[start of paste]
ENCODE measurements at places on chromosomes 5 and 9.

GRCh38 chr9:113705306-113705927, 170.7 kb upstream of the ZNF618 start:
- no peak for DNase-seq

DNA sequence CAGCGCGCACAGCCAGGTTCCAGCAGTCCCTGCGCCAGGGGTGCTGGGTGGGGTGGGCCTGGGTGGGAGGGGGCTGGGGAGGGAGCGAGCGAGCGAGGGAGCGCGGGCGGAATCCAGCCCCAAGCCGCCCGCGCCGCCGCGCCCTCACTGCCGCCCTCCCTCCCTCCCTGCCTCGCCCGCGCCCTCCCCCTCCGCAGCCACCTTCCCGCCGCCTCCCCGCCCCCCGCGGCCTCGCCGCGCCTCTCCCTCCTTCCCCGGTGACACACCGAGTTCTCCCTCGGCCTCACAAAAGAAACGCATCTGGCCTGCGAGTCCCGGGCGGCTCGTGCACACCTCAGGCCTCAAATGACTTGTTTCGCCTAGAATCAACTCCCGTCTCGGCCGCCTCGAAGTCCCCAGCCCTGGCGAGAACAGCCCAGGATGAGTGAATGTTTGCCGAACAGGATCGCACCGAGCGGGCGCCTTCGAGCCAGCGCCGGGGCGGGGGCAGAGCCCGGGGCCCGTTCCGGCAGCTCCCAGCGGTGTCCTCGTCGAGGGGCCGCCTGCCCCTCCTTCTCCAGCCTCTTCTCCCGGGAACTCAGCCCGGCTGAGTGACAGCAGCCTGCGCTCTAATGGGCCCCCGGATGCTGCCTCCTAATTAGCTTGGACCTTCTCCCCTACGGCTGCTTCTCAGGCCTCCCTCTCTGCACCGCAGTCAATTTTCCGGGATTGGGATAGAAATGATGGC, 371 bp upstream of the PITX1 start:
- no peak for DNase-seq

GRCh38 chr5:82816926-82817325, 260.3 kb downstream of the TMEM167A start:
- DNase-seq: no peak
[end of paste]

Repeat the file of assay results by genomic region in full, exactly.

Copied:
ENCODE measurements at places on chromosomes 5 and 9.

GRCh38 chr9:113705306-113705927, 170.7 kb upstream of the ZNF618 start:
- no peak for DNase-seq

DNA sequence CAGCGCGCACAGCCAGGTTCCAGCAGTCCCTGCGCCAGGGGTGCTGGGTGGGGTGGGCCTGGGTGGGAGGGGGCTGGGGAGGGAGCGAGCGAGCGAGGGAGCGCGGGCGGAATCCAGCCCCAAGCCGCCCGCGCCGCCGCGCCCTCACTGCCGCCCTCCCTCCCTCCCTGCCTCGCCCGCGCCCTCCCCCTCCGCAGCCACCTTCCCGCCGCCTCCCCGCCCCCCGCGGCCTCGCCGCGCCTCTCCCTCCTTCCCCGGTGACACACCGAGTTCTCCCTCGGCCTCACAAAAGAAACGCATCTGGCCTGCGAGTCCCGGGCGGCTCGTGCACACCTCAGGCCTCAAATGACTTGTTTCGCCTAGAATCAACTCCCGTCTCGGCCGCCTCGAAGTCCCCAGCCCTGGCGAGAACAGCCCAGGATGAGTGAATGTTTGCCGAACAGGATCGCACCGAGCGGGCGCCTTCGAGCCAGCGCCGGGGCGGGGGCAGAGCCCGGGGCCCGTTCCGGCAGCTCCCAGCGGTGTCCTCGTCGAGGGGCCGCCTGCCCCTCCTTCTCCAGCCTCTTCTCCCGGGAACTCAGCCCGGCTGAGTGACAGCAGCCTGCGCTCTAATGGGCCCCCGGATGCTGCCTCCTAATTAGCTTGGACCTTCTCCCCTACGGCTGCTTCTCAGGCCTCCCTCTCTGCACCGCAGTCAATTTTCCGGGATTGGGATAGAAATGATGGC, 371 bp upstream of the PITX1 start:
- no peak for DNase-seq

GRCh38 chr5:82816926-82817325, 260.3 kb downstream of the TMEM167A start:
- DNase-seq: no peak